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(2009) Psychology and philosophy, Dordrecht, Springer.

Cartesian psychology – could there be one?

Mikko Yrjönsuuri

pp. 67-82

The chapter examines what it would mean to talk about "psychology" in Descartes' terms and argues that within the Cartesian framework we cannot really formulate the questions that are posed by contemporary psychologists. This results from the fact that psychological topics can be found on all three levels of Cartesian science: in metaphysics, in physics and finally in the applied sciences, such as medicine and morals. The aim is to show that the sensory and vegetative functions are often taken together by Descartes. Therefore, the Cartesian system does not recognize any principal difference between sensory functions, such as vision, and vegetative functions, such as digestion. Humans can be conscious of both functions being operative in their bodies, but neither function presupposes the existence of a soul. This interpretation emphasizes the importance of Descartes' anatomical writings, including the manuscript Primae cogitations circa generationem animalium, which have been neglected by most contemporary commentators and scholars of Descartes.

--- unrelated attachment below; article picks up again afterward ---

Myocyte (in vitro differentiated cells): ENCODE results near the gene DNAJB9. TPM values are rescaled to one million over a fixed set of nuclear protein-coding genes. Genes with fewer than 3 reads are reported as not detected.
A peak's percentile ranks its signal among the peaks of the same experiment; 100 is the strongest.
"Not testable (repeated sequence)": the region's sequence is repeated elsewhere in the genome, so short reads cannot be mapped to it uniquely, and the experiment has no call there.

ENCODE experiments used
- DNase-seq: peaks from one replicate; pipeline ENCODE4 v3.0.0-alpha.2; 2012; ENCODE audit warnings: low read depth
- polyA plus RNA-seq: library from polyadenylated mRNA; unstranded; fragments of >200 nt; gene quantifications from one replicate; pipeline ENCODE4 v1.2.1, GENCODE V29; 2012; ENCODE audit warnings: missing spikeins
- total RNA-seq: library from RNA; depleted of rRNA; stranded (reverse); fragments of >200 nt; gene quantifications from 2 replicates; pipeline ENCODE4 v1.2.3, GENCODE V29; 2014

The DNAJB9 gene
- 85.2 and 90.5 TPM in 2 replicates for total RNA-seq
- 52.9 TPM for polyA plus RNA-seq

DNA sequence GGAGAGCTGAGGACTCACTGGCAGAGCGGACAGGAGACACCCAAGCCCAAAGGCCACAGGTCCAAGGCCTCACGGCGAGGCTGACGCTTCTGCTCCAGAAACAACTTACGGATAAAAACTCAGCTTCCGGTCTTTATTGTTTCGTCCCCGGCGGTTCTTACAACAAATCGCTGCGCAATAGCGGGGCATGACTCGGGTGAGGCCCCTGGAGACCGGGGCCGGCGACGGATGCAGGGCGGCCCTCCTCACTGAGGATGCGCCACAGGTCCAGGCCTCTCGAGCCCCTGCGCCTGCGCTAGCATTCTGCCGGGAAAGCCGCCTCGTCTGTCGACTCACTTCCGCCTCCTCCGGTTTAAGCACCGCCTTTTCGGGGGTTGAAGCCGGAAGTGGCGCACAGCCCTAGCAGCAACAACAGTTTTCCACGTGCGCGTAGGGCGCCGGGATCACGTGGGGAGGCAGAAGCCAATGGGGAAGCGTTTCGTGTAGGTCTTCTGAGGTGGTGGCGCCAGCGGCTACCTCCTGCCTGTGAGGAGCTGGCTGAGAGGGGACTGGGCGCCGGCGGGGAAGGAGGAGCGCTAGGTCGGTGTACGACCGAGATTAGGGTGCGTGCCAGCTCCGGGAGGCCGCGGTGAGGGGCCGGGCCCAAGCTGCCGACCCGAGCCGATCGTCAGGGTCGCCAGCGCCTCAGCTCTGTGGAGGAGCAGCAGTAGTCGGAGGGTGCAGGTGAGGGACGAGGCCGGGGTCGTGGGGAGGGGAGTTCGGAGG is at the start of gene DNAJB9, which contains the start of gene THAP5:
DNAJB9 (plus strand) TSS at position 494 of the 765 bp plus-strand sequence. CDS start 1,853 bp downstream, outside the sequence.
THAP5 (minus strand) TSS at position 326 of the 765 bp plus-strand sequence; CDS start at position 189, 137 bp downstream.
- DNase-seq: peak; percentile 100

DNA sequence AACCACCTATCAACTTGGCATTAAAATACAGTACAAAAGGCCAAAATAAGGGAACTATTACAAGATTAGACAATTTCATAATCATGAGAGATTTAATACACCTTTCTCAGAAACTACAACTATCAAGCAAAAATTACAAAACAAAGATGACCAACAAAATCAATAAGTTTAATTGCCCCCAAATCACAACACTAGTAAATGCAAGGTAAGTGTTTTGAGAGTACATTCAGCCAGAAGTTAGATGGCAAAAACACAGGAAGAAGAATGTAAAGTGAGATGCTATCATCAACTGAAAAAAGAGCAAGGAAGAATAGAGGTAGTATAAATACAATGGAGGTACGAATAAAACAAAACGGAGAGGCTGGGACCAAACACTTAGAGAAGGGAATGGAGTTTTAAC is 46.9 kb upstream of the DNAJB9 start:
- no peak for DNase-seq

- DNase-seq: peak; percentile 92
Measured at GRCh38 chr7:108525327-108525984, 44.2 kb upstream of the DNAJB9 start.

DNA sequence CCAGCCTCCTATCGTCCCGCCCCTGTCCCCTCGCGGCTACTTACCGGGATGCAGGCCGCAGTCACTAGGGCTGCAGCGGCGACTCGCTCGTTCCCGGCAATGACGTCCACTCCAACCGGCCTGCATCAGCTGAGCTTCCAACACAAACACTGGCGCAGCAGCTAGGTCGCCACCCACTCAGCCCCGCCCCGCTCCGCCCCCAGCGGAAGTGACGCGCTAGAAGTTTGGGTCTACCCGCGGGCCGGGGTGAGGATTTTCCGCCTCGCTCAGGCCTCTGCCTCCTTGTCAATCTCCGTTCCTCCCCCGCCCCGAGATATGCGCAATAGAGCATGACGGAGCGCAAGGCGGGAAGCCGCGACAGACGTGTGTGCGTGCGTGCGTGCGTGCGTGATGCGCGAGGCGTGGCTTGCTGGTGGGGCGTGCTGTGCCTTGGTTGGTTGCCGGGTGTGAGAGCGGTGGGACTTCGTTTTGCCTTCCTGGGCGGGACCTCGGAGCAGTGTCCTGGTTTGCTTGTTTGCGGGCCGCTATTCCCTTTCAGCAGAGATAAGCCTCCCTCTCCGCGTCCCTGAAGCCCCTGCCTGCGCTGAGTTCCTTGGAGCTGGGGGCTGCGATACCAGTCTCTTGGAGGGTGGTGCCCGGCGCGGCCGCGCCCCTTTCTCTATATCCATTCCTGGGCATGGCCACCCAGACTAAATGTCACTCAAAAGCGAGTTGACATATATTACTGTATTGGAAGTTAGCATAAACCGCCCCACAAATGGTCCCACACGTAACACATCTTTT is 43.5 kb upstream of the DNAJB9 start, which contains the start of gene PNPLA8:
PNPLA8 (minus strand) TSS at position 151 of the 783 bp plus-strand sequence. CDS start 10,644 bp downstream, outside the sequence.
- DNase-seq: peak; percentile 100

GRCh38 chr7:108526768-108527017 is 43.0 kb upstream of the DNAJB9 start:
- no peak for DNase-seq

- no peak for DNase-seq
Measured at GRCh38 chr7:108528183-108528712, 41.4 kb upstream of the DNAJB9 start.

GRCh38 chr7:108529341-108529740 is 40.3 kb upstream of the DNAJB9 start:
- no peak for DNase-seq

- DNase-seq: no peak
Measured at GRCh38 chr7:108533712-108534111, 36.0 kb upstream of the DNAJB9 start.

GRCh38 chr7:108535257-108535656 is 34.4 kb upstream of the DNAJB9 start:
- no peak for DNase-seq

Publication details

DOI: 10.1007/978-1-4020-8582-6_4

Full citation:

Yrjönsuuri, M. (2009)., Cartesian psychology – could there be one?, in S. Heinämaa & M. Reuter (eds.), Psychology and philosophy, Dordrecht, Springer, pp. 67-82.

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